At least you’re back in the game – bravo Emily! You had taken time out the last time we spoke. Make sure to stay in it now. 🙂

          @ Emily, to # 5.4.1
          “I’m waiting for a description of her physically. This is Tom10 I’m talking to, right”

          @ Sparkling Emerald
          “So do tell, where on the 1 -10 scale does she fall.”

          Haha – I was waiting for that question! I can see I’ve taught you guys well; I’ve done some good work in my time here.

          But that was the old Tom – I don’t really see her as a number (blech I know); it’s hard for me to answer that. 🙂

        6. Emily, to

          Tom10,
          “Companionship is a quality I never sought before in life (due to my extensive circles of friends, have hunkered down due to their phase in life); but which is something to appreciate now.”
          I don’t appreciate this phase in life. When people drone on about home mortgages or the dishes they just bought at Bed, Bath & Beyond, I zone out. Now, you want to talk about the sex you’re having? Or hot rock stars? Or your deepest dreams? I’m your girl. 🙂
          “At least you’re back in the game – bravo Emily! You had taken time out the last time we spoke. Make sure to stay in it now. ”
          I don’t know if getting messages from men I have no romantic interest in means I’m back in the game, though I am trying to get out socially. But one thing I did learn about your side with my hook-up situation … you guys get nervous. 🙂
          “But that was the old Tom – I don’t really see her as a number (blech I know); it’s hard for me to answer that.”
          Maybe you’re grown a human heart. 🙂

      2. 5.4.2
        SparklingEmerald

        A Tom10 imposter said 🙂 ” I don’t really see her as a number (blech I know); it’s hard for me to answer that. ”

        Who are you, and what have you done to Tom10 ? 🙂

        All kidding aside, I’m very happy for you !

    5. 5.5
      Mr_B

      I’ve been on 100+ dates in a big city in the South.

      99.9% of the time the man is paying for the first few dates. 60% of women won’t even offer to split the bill.

      One the internet every women pays her share.

      In reality, 50% of the women don’t even say, “Thank You” when I pay for everything.

      Of the 20% of the women that I’m interested in 4/5 of them don’t respond.

      1. 5.5.1
        Evan Marc Katz

        That sounds pretty accurate. Which is why I encourage men to pay during early-phase dating (because women like it), for women to reach for the check on the first few dates and say thank you to show appreciation (because men like it), and for women insist on picking up a check after 4 dates or so as a common courtesy so he doesn’t feel taken advantage of.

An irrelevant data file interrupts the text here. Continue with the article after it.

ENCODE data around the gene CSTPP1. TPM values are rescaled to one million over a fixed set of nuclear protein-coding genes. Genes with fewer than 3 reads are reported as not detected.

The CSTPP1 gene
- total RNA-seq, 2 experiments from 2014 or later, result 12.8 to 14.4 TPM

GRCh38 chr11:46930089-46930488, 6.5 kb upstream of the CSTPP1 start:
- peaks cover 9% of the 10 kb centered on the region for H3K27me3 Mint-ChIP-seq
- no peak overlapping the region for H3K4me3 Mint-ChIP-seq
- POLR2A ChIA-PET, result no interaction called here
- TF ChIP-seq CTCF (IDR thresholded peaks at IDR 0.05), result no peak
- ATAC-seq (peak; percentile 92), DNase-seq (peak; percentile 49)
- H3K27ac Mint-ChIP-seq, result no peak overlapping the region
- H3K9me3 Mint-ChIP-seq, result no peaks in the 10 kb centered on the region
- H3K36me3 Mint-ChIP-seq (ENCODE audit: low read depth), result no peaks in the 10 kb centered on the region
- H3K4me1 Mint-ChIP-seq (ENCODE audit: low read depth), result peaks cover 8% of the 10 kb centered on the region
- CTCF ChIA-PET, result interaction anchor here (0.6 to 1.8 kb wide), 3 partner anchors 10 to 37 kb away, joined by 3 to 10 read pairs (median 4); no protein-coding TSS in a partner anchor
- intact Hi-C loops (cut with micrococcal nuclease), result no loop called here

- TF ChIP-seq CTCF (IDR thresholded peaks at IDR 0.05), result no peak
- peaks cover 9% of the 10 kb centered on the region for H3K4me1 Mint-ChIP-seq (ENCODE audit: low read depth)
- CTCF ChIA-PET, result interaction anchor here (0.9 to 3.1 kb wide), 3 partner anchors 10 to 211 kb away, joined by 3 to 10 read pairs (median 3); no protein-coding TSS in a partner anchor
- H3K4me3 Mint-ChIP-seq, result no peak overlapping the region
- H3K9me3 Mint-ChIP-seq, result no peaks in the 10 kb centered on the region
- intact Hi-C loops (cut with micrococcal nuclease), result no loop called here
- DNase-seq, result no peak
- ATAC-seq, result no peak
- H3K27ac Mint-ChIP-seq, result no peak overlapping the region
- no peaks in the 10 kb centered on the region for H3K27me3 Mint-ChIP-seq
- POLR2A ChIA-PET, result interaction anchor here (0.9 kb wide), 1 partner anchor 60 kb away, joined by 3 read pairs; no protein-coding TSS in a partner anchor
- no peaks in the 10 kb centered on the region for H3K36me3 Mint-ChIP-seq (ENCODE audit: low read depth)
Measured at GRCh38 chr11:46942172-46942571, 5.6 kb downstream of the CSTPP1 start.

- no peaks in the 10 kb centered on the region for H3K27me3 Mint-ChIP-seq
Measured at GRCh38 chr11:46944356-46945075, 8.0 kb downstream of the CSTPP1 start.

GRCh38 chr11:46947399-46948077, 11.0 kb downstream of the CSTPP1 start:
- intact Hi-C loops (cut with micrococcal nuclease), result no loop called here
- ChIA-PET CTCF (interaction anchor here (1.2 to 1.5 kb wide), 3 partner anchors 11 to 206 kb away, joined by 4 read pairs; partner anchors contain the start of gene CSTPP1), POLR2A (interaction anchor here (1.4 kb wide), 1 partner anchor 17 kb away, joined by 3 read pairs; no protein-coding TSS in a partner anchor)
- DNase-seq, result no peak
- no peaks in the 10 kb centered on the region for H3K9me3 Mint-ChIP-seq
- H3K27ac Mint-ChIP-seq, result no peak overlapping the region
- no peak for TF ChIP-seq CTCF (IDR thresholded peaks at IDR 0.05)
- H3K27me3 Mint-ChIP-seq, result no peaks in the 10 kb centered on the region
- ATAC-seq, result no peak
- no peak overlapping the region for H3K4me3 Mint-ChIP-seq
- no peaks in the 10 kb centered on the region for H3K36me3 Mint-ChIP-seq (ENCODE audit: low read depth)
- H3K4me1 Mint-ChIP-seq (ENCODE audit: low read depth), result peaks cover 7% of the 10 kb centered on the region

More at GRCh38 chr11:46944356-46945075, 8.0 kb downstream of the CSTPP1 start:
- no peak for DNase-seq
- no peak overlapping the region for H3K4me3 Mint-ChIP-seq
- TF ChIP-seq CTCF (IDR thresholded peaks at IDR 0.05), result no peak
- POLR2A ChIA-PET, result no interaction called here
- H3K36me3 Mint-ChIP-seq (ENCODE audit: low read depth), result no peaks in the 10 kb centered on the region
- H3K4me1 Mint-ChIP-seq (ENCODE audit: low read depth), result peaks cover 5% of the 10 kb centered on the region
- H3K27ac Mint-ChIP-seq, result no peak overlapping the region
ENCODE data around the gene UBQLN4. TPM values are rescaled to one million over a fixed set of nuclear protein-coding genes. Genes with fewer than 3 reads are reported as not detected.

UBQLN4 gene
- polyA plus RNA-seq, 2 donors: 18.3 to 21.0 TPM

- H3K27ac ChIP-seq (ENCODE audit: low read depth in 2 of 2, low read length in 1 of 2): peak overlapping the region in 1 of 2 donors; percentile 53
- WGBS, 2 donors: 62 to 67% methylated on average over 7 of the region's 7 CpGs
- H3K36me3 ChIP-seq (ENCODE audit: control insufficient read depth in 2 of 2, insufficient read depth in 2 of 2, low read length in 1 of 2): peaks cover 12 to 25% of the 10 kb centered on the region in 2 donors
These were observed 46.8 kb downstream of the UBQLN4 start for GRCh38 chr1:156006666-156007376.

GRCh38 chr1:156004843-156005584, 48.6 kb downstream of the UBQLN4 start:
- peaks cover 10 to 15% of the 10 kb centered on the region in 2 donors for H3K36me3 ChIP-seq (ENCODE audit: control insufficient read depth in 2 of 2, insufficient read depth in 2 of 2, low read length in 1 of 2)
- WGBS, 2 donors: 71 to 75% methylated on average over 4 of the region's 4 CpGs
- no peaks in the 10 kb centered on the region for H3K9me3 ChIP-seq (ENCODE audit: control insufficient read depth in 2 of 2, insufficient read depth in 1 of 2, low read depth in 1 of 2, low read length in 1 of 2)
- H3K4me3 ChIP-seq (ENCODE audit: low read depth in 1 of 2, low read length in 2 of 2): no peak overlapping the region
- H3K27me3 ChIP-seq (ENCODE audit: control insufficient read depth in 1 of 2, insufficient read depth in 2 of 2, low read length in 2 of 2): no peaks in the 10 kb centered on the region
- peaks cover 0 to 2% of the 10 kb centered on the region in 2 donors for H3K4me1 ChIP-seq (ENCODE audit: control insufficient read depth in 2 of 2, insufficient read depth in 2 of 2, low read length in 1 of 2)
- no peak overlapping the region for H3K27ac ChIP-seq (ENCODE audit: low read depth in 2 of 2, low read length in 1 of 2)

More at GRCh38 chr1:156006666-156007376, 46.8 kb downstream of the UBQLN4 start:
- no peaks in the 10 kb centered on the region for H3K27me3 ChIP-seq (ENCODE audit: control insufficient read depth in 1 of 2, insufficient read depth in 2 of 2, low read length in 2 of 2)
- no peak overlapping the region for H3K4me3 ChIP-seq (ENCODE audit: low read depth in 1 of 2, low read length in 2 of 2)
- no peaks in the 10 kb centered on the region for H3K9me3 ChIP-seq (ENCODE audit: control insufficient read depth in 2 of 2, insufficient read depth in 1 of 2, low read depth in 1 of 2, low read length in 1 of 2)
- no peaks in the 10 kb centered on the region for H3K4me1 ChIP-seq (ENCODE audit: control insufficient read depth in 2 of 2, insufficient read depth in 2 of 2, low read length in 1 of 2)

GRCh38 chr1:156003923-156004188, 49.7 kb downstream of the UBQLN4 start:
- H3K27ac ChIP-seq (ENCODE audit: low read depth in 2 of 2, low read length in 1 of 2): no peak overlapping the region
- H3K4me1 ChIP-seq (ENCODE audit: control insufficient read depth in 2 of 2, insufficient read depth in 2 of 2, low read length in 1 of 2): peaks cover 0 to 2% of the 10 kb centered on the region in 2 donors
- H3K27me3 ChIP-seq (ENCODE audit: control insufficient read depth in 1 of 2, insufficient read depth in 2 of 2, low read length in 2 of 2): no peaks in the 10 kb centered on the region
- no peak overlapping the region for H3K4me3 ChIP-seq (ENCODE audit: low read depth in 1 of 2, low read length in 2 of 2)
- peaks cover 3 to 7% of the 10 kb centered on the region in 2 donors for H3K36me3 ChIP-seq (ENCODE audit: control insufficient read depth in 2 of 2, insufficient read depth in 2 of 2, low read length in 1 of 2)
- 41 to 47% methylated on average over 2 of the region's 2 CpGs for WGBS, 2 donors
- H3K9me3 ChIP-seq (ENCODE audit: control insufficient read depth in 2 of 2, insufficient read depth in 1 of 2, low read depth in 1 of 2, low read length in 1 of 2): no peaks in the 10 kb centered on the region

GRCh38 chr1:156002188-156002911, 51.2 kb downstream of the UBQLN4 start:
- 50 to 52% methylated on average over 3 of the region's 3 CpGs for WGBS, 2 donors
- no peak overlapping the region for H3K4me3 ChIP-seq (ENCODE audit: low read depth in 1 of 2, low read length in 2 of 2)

6. 6
    shaukat

    Hmm, not sure I agree with this post/response fully. It is certainly true that, in general, a woman’s capacity to command a large salary or her career ambition is not what men find attractive. As was stated, so long as she is intelligent, fun, and can hold a conversation, income doesn’t matter much. However, there is a difference between a woman not making a lot and a woman who literally makes nothing and is a financial mess. If the OP falls into this latter category, and if she has no interest in changing her situation, then in the log-term she can only find lasting love with the type of man who believes that a woman’s primary contribution in a relationship is to be a full time nurturer/stay-at-home wife/mom. Otherwise the dynamic won’t work. It should also be noted that in large metropolitan areas, the number of men who fall into that category are likely very small.

    1. 6.1
      Yet Another Guy

      @shaukat

      “It should also be noted that in large metropolitan areas, the number of men who fall into that category are likely very small.”

      That is because it usually takes two incomes to live in a decent school district in a large metropolitan area.

  7. 7
    Malika With an L

    As some others have mentioned, this is really a ‘it depends’ subject matter. I live in a metropolitan area where the income inequality is vast and you can see the disparity quite clearly when you walk through the streets. We all live in the same space, but we use it so differently that we might as well be living in different dimensions. Your income impacts which house you buy, where you spend your time, which hobbies you undertake etc. While I don’t think men consciously think of the finances of the other, when it comes to a relationship they will want a partner who understands and can keep up with their lifestyle choices. I have worked for a high number of top executives and noticed that unless they stayed married to their high school or college sweetheart, they were only interested in women who were in or relatively near their income bracket. These are the women who think nothing of going on luxury holidays several times a year, taking flying lessons on the weekend and having a last minute meal at a top-end restaurant. They feel comfortable in his world and that makes his life also a lot easier because she can relate to his everyday choices and value them. A nurse who lives relatively modestly might find it all intimidating or just plain uninteresting. We feel more at home with people of our own socio-economic bracket and do tend to migrate towards them. It would be an incorrect blanket statement to say it doesn’t matter to all men.